Obesity is the cause of a large proportion of breast cancer incidences and mortality in post-menopausal women. In obese people, elevated levels of various growth factors such as insulin and insulin-like growth factors (IGFs) are found. Elevated insulin level leads to increased secretion of estrogen by binding to the circulating sex hormone binding globulin (SHBG). The increased estrogen-mediated downstream signaling favors breast carcinogenesis. Obesity leads to altered expression profiles of various adipokines and cytokines including leptin, adiponectin, IL-6, TNF-alpha and IL-1beta. The increased levels of leptin and decreased adiponectin secretion are directly associated with breast cancer development. Increased levels of pro-inflammatory cytokines within the tumor microenvironment promote tumor development. Efficacy of available breast cancer drugs against obesity-associated breast cancer is yet to be confirmed. In this review, we will discuss different adipokine- and cytokine-mediated molecular signaling pathways involved in obesity-associated breast cancer, available therapeutic strategies and potential therapeutic targets for obesity-associated breast cancer.

Increasing adiposity: consequence or cause of overeating?
            (Ludwig and Friedman, 2014) Download

Associations between adipokines and obesity-related cancer.
            (Paz-Filho et al., 2011) Download
There is increasing evidence that obesity may have pathophysiological effects that extend beyond its well-known co-morbidities; in particular its role in cancer has received considerable epidemiological support. As adipose tissue becomes strongly established as an endocrine organ, two of its most abundant and most investigated adipokines, leptin and adiponectin, are also taken beyond their traditional roles in energy homeostasis, and are implicated as mediators of the effects of obesity on cancer development. This review examines these adipokines in relation to the prostate, breast, colorectal, thyroid, renal, pancreatic, endometrial and oesophageal cancers, and how they may orchestrate the influence of obesity on the development of these malignancies.

The microbiome and obesity: is obesity linked to our gut flora?
            (Tsai and Coyle, 2009) Download
The human gut is a lush microbial ecosystem containing about 100 trillion microorganisms, whose collective genome, the microbiome, contains 100-fold more genes than the entire human genome. The symbiosis of our extended genome plays a role in host homeostasis and energy extraction from diet. In this article, we summarize some of the studies that have advanced the understanding of the microbiome and its effects on metabolism, obesity, and health. Metagenomic studies demonstrated that certain mixes of gut microbiota may protect or predispose the host to obesity. Furthermore, microbiota transplantation studies in germ-free murine models showed that the efficient energy extraction traits of obese-type gut flora are transmissible. The proposed methods by which the microbiome may contribute to obesity include increasing dietary energy harvest, promoting fat deposition, and triggering systemic inflammation. Future treatments for obesity may involve modulation of gut microbiota using probiotics or prebiotics.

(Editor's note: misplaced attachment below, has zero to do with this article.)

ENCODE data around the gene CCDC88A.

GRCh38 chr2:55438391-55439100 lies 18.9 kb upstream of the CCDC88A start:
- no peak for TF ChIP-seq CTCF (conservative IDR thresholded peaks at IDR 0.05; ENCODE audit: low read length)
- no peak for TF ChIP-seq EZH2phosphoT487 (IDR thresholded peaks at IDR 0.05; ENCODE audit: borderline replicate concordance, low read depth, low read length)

References

Britton, KA, et al. (2013), ‘Body fat distribution, incident cardiovascular disease, cancer, and all-cause mortality.’, J Am Coll Cardiol, 62 (10), 921-25. PubMedID: 23850922
Carvalho, SD, N Negrao, and AC Bianco (1993), ‘Hormonal regulation of malic enzyme and glucose-6-phosphate dehydrogenase in brown adipose tissue.’, Am J Physiol, 264 (6 Pt 1), E874-81. PubMedID: 8333512
Emanuele, E, et al. (2011), ‘Adiponectin expression in subcutaneous adipose tissue is reduced in women with cellulite.’, Int J Dermatol, 50 (4), 412-16. PubMedID: 21413950
Jung, EY, et al. (2008), ‘Appetite suppressive effects of yeast hydrolysate on nitric oxide synthase (NOS) expression and vasoactive intestinal peptide (VIP) immunoreactivity in hypothalamus.’, Phytother Res, 22 (11), 1417-22. PubMedID: 18972585
Jung, EY, et al. (2012), ‘Effects of yeast hydrolysate on hepatic lipid metabolism in high-fat-diet-induced obese mice: yeast hydrolysate suppresses body fat accumulation by attenuating fatty acid synthesis.’, Ann Nutr Metab, 61 (2), 89-94. PubMedID: 22889874
Jung, EY, et al. (2014), ‘Yeast hydrolysate can reduce body weight and abdominal fat accumulation in obese adults.’, Nutrition, 30 (1), 25-32. PubMedID: 24290594
Khan, S, et al. (2013), ‘Role of adipokines and cytokines in obesity-associated breast cancer: therapeutic targets.’, Cytokine Growth Factor Rev, 24 (6), 503-13. PubMedID: 24210902
Ludwig, DS and MI Friedman (2014), ‘Increasing adiposity: consequence or cause of overeating?’, JAMA, 311 (21), 2167-68. PubMedID: 24839118
Paz-Filho, G, et al. (2011), ‘Associations between adipokines and obesity-related cancer.’, Front Biosci (Landmark Ed), 16 1634-50. PubMedID: 21196253
Tsai, F and WJ Coyle (2009), ‘The microbiome and obesity: is obesity linked to our gut flora?’, Curr Gastroenterol Rep, 11 (4), 307-13. PubMedID: 19615307